The International Monetary Fund (IMF) has indicated a prolonged slowdown in the global economy with growth pegged at 2.8% for the year 2023 – the third lowest in three decades in its world economic outlook report 2023. Indian economy is expected to grow at 5.4% during 2023.

India shines among emerging economies

Given the resiliency and the optimistic economic outlook in India relative to its global peers, long term growth story continues to remain intact. Over the last one year, the Reserve Bank of India (RBI) has been increasing the repo rate to tame inflation levels. Since May 2022, the repo rate has increased by a cumulative 250 basis points.

Now with the March inflation within the RBI’s target, and with the central bank maintaining the repo rate in April 2023, the bond yield is likely to remain range-bound. Further, with expected reversal in the interest cycle over the next few quarters, the yield spread between bonds and real estate is likely to widen, making real estate an attractive proposition for investors.

India’s business confidence fell during Covid-19’s first wave but drastically picked up during 2022, indicating improved business confidence. India stands first among the EM7 (Emerging Markets), signalling renewed investors’ interest and confidence in the economy.

Investment inflows in India above pre-pandemic levels

India receives highest ever annual FDI inflows during FY21-22

India received its highest-ever total FDI inflows of USD84.8 billion during 2021-22. Investor-friendly FDI policies, improved transparency in deal structures and increased investment limits have enthused global investors towards India. Moreover, robust infrastructure growth, stable political climate and a resilient economy have further drawn investors from across the world.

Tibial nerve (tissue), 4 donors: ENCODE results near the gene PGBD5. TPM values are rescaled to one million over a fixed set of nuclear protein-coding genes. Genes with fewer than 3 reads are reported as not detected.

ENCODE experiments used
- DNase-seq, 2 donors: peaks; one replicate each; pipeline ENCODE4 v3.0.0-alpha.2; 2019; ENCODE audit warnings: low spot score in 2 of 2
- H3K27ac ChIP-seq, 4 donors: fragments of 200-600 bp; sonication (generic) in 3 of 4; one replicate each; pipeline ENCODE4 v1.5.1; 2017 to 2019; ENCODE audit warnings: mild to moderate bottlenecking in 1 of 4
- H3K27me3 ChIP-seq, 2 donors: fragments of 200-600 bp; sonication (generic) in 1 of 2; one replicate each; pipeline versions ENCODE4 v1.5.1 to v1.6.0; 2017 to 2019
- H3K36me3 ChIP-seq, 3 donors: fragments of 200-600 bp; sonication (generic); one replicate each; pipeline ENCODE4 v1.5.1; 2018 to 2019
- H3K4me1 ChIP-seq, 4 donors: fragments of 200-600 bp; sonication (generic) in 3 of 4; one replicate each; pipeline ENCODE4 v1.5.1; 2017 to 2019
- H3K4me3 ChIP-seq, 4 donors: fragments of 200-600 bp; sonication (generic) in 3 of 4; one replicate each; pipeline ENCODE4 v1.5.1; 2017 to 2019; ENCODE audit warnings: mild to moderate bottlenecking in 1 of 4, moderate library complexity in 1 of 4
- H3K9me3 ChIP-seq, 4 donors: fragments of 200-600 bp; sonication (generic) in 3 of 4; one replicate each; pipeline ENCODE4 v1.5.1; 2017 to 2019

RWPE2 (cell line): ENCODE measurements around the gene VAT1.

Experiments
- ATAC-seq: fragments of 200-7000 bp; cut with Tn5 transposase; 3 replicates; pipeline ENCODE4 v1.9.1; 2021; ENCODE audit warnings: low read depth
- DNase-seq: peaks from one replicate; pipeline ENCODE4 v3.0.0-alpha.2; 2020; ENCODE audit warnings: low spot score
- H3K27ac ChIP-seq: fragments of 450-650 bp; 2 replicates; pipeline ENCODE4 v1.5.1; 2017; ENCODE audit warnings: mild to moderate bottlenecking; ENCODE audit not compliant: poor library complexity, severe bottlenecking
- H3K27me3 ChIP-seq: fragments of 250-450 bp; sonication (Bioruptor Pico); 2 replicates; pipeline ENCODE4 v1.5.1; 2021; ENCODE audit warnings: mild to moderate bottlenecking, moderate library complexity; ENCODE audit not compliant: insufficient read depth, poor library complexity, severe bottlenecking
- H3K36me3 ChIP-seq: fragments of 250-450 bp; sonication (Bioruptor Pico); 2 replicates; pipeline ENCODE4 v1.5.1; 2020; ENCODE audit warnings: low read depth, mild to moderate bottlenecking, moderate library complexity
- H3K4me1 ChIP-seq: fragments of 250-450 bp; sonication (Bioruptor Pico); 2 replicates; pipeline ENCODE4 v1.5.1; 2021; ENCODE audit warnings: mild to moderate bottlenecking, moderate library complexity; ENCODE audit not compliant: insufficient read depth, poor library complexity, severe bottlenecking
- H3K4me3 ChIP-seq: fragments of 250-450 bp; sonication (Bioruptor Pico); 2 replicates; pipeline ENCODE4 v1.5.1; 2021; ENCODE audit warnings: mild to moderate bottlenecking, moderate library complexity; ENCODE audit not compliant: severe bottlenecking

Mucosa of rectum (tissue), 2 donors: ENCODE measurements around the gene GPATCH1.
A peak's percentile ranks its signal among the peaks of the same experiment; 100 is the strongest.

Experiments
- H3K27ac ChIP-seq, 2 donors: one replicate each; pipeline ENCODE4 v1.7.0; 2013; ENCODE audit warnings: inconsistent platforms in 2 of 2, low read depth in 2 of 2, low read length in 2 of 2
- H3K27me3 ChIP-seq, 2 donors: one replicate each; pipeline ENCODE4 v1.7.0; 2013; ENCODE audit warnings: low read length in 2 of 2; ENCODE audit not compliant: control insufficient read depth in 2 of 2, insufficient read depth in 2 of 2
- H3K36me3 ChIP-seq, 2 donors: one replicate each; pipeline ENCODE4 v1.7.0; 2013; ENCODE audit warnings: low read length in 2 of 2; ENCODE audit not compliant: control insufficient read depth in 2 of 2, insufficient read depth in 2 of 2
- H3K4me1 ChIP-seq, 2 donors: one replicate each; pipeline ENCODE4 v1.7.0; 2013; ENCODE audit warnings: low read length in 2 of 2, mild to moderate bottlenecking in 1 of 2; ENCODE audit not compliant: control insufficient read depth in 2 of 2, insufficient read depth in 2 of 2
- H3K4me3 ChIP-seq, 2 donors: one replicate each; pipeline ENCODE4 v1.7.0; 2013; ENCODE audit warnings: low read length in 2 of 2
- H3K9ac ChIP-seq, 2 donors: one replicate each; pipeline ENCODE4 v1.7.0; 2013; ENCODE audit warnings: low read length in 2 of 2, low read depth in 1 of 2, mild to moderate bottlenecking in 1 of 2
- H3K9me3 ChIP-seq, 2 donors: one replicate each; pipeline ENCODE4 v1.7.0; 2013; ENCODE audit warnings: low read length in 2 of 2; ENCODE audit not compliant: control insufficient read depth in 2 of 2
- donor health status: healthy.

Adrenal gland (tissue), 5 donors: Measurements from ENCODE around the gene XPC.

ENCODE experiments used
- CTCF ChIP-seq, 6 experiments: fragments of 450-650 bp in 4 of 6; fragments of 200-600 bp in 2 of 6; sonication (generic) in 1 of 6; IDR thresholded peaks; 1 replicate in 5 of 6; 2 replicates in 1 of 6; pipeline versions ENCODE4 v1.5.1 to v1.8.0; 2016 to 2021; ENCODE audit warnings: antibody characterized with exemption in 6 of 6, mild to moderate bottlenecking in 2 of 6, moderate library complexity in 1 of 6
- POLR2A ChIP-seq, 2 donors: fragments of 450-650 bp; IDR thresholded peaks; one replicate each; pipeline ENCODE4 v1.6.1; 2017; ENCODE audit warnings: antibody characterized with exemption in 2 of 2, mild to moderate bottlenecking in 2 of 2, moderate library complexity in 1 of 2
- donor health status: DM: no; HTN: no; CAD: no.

Construction sector witnessing robust growth in India

Promising Returns

Real estate demand in sync with economic growth

Despite high inflation rates, rising interest rates, uncertain economic conditions and global market slowdown, 2022 witnessed robust growth in core real estate assets. Office demand touched new highs during 2022 while residential sales also remained robust. However, as the impact of economic headwinds continue, we expect overall demand to see some moderation during 2023 in certain sectors such as the commercial office segment, affordable and mid-housing etc. However, the Indian economy continues to be resilient, supporting growth across sectors such as data centers, industrial and warehousing, high-end and luxury housing etc.

GDP growth and Real estate demand

PE inflows into Indian real estate rise above pandemic levels

Global investors continue to deploy money into Indian Real Estate

Investment outlook for 2023

  • Large global investors will continue to partner with domestic firms to set up investment platforms; investments in office and industrial assets to remain dominant
  • Investors will be inclined towards Grade A high-performing green assets with premium construction standards
  • Green financing to gain prominence
  • Investments in alternatives to strengthen, led by data centers